The suspect recorded months’ worth of preparation in an online chat log.
For months before the mass shooting in Buffalo that killed 10 people, a teenager mulled potential targets, posted racist and antisemitic memes and messages and updated his plans.
He considered targeting a predominantly Black elementary school in Buffalo, but decided it would be too difficult to enter. He mulled traveling to Rochester for an attack, or even to Maryland, but admitted of the second target, “I don’t have a plan for that.”
In the days before the attack, he posted pictures of himself and of a gun, on which he’d written in Wite-Out the names of other mass shooters.
The messages appear to have been posted on the chat application Discord by a writer who identified himself as Payton Gendron, before they were uploaded to internet forums as a pair of comprehensive documents.
Commencing in November and ending shortly before the attack, they lay out in excruciating detail the racist and violent ideology that drove the young man who now stands accused of the massacre at a grocery store in Buffalo, which he targeted because it was in a predominantly Black area.
They also suggest that there was ample warning of his plans, had investigators known where to look.
The transcripts contain pictures of Mr. Gendron, and the posts came from a handle that he used on several social platforms, though Discord, which declined to comment, has not confirmed that he sent them.
It is unclear whether the chats, which appear to have been posted on a private server within Discord, were shared with others in real time or assembled for a future audience.
But they indicate that the writer expected to eventually reach a like-minded community. He even requests that others continue to update the compendium with additional posts.
He also anticipated an investigation, making reference to F.B.I. agents searching his room.
The Buffalo police commissioner, Joseph A. Gramaglia, declined to comment on the Discord logs at a news conference Monday. He said that investigators were poring through “a lot of social media” and working to verify whether accounts belonged to the suspect.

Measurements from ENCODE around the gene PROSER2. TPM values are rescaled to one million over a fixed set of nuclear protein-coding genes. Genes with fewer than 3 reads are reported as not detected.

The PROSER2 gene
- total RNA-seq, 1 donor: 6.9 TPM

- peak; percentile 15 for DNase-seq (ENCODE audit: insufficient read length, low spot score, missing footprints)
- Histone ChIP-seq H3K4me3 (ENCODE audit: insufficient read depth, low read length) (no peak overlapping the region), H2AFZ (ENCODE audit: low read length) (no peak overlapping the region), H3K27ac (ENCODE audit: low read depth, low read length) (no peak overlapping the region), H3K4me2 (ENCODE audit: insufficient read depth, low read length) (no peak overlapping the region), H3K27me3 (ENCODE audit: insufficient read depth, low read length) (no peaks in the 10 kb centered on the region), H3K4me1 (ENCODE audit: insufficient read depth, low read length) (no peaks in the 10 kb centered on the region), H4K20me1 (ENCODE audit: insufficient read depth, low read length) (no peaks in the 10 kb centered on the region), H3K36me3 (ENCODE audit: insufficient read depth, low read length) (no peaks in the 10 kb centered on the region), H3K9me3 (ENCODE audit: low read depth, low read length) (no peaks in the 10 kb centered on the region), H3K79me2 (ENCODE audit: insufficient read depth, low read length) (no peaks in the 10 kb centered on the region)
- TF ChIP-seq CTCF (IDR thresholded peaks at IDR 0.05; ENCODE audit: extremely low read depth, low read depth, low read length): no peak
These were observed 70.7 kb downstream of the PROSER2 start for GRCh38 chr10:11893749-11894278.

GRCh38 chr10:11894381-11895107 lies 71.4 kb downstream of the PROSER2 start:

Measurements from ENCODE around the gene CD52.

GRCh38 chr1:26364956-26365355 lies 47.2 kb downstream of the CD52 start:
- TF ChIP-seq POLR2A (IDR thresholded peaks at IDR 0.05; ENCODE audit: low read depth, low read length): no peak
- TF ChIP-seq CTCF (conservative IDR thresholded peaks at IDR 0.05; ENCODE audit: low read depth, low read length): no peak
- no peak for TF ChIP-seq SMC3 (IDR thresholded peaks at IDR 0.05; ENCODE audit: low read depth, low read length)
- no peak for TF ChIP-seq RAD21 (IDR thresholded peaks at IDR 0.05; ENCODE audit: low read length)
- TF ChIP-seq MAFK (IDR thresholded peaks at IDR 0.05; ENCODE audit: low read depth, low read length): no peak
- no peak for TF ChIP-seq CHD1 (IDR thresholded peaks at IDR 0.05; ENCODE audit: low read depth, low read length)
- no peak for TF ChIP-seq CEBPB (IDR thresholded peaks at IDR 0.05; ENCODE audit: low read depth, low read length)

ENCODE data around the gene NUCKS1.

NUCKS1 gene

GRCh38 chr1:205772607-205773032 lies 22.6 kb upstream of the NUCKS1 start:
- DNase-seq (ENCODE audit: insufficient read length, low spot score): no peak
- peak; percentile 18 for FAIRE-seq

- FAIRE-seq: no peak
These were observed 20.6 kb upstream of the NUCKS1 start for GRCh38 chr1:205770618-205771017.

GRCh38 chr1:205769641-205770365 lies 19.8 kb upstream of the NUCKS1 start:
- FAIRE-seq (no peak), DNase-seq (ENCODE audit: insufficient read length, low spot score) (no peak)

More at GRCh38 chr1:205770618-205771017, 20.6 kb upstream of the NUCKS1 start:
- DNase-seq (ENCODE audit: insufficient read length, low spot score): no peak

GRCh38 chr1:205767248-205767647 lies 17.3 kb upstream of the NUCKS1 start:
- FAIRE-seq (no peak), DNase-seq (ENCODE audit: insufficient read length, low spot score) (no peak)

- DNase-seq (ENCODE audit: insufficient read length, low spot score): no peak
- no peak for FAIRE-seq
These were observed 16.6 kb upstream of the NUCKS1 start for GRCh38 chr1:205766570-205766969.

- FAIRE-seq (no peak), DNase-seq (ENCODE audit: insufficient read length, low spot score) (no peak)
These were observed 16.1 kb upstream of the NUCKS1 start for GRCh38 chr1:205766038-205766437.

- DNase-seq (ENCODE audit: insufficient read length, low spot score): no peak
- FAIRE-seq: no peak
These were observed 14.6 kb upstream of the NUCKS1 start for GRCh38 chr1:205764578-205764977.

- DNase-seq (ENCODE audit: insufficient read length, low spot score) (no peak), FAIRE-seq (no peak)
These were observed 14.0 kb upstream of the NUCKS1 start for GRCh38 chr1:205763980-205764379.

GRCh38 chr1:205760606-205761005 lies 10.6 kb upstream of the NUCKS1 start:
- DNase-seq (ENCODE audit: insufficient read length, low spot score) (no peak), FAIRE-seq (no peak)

“Every digital footprint is being looked at,” he said. “Some of that takes warrants that have to be served on various social media platforms.”
The logs, which were reported on by The Washington Post, offer a detailed rundown of months spent gathering gear, several trips to a gun store to inspect the assault rifle that the writer said he ultimately purchased, and even a visit to the Tops grocery store to map out the planned assault in March.
A few posts include crude drawings of the grocery store’s layout, including a possible route to follow during the shooting.
Scattered among the messages were musings about daily life, logging what the writer had eaten that day, fluctuations in his weight and his interactions with people.
He describes conversations with people at a flea market and at stores where he sold silver items, writing that he told them he needed money for college.
He wrote that he chased down a cat who attacked his own cat, Paige, in his garage and stabbed it repeatedly with a knife. He eventually decapitated it with a hatchet, he said, and buried it in the backyard, but not before taking a picture.
About two months before the shooting, on March 9, Mr. Gendron described having driven to Buffalo and gone inside Tops to plan the attack. He said he had noted where he planned to “gear up” and park and had made a map of the inside of the store, tallying the number of white and Black customers he saw there.
At about 4 p.m., as he was leaving Tops, an armed security guard confronted him, he wrote.
“I’ve seen you go in and out,” he wrote that the security guard said. “What are you doing?”
He responded that he was “collecting consensus data,” and the guard told him to speak to a manager. He wrote that he asked for the guard’s name and then said “bye and thanks,” before walking back to his car.
“In hindsight that was a close call,” he wrote.
Discord is a messaging application popular with gamers that gained mainstream appeal during the height of the pandemic, as young people trapped at home downloaded it to message and hold audio calls with others.
Its layout is similar to the workplace tool Slack, in that it is split into a series of chat rooms known as servers. Some are large and public, with thousands of members, while others are private and invitation-only, with rules and content moderation decisions left largely up to the whims of the server’s creator.
Discord has taken steps to improve its content moderation in recent years, especially after white supremacists used the site to plan the “Unite the Right” rally in Charlottesville, Va., in 2017. But it still relies heavily on user reports of misconduct.
Troy Closson, Jennie Coughlin and John Herrman contributed reporting.